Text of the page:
Daniel Kawczynski is a member of the Foreign Affairs Select Committee, and is MP for Shrewsbury and Atcham.
As the first Polish-born British Member of Parliament, I have always taken a keen interest in our relations with our allies in Central and Eastern Europe. And if the last century has taught us anything, it is that we in Britain will never be secure unless the whole of Europe is free and democratic. The aberration that was the Iron Curtain has come down. It remains vital that we continue to build strong trading and political relationships with these countries post Brexit.
Tensions over Ukraine, tit-for-tat missile deployments and constant Russian probing of Nato capabilities have inevitably led to major disquiet in Central and Eastern Europe. This makes it essential that the United Kingdom, both as the leading European defence power and a permanent member of the UN Security Council, takes the lead in supporting our allies, whilst at the same time working with Russia to de-escalate tensions.
Britain has the inestimable strategic advantage of being an island off north-west Europe. We are not susceptible to the raw emotions felt in countries right on Russia’s border. That is something I hear often when visiting the Baltic States and Poland. It is also why I believe that the United Kingdom is better placed to engage more directly with Russia with the aim of resolving the many outstanding issues Europe has with the country.
We need a two-pronged strategy: one that says yes to sending British troops to exercise with our eastern Nato allies, and that tirelessly encourages the whole of Nato to reach the two per cent defence spending target. But we also need to work with the Russians wherever possible.
I am delighted that our new Prime Minister has signalled an end to our disengagement with Russia by saying it is important to “engage but beware”. After eleven months work on Russian UK relations, the Foreign Affairs Committee is calling on the Government to step up its diplomacy with Russia in precisely this way. I also believe the UK needs to play a more active role in scrutinising, evaluating and enforcing the Minsk 2 agreements as a speedy resolution to the ongoing dispute between Russia and Ukraine. It is this dispute which remains at the forefront of the tensions which exist between us.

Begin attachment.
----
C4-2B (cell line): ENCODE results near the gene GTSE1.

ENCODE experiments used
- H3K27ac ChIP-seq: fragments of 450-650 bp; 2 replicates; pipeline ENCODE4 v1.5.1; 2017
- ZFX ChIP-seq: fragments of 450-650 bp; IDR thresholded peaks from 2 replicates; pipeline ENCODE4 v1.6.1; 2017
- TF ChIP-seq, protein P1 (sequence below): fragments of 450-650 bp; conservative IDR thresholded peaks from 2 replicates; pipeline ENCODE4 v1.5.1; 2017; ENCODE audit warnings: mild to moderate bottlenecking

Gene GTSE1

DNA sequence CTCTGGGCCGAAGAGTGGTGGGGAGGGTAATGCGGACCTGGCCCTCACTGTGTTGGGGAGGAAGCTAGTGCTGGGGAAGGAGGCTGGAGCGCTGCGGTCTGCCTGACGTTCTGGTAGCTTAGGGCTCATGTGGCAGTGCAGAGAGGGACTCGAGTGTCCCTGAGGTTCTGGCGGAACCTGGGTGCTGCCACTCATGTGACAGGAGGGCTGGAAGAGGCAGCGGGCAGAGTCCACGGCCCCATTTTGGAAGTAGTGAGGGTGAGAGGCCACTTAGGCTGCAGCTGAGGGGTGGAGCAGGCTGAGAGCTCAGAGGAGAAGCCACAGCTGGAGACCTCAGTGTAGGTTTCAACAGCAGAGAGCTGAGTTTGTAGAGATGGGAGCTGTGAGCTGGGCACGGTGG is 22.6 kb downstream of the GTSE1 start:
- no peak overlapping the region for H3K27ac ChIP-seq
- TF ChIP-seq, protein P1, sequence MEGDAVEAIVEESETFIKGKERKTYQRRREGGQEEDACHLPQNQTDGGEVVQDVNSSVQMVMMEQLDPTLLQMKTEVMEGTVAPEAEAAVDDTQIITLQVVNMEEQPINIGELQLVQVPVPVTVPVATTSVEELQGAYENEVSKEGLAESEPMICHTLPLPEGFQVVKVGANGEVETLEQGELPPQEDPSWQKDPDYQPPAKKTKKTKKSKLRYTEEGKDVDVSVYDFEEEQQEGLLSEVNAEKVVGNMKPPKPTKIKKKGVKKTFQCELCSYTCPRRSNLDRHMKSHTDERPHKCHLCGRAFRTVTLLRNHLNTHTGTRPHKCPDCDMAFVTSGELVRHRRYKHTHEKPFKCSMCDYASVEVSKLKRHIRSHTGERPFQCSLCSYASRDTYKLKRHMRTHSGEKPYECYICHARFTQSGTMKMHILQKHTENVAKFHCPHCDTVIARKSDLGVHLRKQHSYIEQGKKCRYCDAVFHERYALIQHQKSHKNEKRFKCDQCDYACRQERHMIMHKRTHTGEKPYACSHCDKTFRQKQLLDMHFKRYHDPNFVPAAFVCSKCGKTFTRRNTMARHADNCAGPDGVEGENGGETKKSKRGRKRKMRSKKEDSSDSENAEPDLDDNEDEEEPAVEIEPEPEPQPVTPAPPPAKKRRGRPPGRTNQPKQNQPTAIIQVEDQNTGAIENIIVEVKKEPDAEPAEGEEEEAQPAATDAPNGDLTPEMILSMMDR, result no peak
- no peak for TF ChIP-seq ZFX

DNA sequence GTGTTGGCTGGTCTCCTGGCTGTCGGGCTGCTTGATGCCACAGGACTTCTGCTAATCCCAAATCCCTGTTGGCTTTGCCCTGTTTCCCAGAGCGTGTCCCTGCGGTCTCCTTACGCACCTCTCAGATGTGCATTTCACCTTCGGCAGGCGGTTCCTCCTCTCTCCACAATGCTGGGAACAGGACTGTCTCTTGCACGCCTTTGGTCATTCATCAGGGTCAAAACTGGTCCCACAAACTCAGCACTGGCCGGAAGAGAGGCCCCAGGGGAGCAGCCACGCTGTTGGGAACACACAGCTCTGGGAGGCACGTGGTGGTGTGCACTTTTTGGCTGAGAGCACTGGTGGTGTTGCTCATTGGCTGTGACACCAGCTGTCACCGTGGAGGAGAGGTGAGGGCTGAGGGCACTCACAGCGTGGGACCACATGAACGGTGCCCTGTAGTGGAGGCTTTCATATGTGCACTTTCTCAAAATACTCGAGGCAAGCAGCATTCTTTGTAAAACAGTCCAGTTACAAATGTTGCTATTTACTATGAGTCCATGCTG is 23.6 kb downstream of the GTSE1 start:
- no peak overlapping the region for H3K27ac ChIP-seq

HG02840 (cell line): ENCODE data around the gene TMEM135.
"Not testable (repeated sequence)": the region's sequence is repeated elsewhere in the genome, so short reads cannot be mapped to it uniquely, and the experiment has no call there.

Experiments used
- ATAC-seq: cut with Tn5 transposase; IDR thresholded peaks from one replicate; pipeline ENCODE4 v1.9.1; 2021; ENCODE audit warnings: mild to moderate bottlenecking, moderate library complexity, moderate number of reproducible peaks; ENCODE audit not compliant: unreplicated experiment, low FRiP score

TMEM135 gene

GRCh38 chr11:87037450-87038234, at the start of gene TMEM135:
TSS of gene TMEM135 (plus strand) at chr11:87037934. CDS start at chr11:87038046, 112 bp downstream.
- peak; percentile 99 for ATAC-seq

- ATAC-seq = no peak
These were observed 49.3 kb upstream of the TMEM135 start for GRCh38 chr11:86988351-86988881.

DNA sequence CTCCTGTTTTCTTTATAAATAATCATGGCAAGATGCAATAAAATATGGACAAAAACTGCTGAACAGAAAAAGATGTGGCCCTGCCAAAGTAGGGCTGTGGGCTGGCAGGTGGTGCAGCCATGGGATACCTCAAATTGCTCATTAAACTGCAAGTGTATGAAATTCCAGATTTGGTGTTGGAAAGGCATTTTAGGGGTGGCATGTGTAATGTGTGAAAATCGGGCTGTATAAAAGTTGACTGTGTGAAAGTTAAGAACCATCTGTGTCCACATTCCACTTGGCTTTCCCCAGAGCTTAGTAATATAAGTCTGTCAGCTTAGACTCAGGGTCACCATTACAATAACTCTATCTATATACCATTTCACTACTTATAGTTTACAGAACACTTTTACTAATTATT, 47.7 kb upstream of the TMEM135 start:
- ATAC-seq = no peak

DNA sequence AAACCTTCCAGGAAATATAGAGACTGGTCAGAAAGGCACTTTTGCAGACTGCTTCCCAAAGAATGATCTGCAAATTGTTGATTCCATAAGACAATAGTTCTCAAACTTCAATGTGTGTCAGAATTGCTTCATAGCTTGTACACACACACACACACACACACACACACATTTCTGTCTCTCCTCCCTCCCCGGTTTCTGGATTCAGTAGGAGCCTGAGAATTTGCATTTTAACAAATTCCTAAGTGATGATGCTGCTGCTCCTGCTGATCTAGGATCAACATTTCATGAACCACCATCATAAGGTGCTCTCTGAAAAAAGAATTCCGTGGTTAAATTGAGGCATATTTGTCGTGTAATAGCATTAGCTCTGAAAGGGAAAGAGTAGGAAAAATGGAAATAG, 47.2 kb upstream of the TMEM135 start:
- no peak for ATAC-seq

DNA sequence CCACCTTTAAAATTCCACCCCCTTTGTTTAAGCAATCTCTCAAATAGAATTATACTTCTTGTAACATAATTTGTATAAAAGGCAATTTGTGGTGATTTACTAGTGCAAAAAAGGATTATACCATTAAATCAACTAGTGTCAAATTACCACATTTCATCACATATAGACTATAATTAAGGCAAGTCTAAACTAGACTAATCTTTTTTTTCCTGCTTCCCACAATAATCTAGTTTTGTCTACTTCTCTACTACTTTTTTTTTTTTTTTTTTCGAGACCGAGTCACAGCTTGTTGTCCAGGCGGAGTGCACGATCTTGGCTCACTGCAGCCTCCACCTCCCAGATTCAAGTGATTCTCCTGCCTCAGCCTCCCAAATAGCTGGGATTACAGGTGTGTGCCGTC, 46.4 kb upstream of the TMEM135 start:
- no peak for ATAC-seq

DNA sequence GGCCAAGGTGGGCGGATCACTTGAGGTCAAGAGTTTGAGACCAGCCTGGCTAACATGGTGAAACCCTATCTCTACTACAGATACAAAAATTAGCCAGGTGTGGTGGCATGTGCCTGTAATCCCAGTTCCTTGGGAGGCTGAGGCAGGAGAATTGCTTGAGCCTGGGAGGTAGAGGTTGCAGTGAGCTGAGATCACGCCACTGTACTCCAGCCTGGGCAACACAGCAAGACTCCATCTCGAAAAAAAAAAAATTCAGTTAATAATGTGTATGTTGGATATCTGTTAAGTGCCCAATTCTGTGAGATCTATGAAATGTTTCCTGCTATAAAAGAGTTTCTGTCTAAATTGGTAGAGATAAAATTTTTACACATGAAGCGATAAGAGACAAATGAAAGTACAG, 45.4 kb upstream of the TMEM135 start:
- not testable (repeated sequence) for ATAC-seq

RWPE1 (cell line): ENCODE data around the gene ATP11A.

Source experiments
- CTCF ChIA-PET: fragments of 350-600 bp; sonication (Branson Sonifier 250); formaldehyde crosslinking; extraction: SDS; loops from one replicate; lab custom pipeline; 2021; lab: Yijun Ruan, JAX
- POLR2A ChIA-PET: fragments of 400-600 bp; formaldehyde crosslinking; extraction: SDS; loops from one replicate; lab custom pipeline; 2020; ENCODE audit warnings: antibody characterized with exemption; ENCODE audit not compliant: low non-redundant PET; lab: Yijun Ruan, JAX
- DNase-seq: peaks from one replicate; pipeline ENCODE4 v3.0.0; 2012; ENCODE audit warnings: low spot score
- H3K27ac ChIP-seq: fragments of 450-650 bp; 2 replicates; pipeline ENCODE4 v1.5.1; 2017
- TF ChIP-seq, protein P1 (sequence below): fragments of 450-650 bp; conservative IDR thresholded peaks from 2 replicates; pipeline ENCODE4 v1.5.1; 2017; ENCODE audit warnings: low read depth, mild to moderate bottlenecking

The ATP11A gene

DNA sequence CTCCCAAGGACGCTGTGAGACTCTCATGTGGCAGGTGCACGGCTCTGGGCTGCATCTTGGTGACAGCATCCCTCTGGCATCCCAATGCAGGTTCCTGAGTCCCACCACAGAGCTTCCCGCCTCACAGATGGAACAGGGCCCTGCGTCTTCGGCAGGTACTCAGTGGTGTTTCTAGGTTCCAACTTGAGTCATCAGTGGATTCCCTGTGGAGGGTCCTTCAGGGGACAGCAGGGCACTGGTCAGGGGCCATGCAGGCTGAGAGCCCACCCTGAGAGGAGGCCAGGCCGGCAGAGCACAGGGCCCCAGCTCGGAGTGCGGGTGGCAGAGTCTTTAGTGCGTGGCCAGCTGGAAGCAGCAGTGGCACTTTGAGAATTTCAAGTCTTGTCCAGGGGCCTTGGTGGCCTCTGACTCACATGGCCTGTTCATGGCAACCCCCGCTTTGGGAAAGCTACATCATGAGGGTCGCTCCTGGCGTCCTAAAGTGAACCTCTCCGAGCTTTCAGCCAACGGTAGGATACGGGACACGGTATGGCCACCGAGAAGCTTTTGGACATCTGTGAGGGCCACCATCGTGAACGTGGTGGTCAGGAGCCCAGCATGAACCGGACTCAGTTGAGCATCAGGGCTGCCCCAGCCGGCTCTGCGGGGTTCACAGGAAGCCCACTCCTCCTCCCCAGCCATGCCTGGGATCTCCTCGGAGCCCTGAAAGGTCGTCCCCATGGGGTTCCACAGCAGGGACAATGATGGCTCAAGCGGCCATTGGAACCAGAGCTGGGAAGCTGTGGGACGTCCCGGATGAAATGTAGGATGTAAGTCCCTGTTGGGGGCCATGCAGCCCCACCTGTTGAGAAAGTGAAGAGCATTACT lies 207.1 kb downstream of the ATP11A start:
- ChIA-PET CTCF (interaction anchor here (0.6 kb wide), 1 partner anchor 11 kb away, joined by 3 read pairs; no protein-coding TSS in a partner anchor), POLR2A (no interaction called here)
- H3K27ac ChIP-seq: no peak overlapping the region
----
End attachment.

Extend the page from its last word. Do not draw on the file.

There can be no doubt at all the Kremlin has acted in violation of basic international principles. Our two countries seem to have fundamentally different perspectives of recent history and international order. Above all, Russia seems unwilling to abide by the principles of law and human rights. We always need to persist in confronting it with its shortcomings in this regard. But Russia’s strategic weight remains formidable. It would be foolish and shortsighted not to talk and engage with it.
The Select Committee’s report, published last week, is very clear on this point: our bilateral relationship is at its most strained since the end of the Cold War. But that doesn’t mean we shouldn’t try and work with the country on as many levels as possible. Part of our problem is that Russian public opinion is moving against the West. The sanctions have not actually done what many thought they would. Vladimir Putin’s standing has been reinforced among the Russian people and his unacceptable behaviour in Ukraine is uncorrected. The sanctions have allowed Putin to blame the West for the country’s problems. By deflecting attention from the Kremlin’s real failings, sanctions have – perversely – only helped to strengthen Putin’s grip on his country.
That doesn’t mean that we should now simply roll back the sanctions. It remains vital we sustain a unified western position on Ukraine-related sanctions. Only if Russia is willing to fully comply in Ukraine can there be a route to normalisation with the West.
In the meantime, we should continue to co-operate in other areas. The United Kingdom and Russia have healthy cultural exchanges. It was a Russian spacecraft that took Tim Peake to space in 2015. This should continue and be encouraged. A people-to-people strategy is an excellent way of making sure future generations do not grow up with the ingrained suspicion we inherited from the Cold war era. And it may also be the best way of effectively convincing Russians that, in spite of what they are being told on TV, Western democracy and the principles of individual freedom are not their enemy.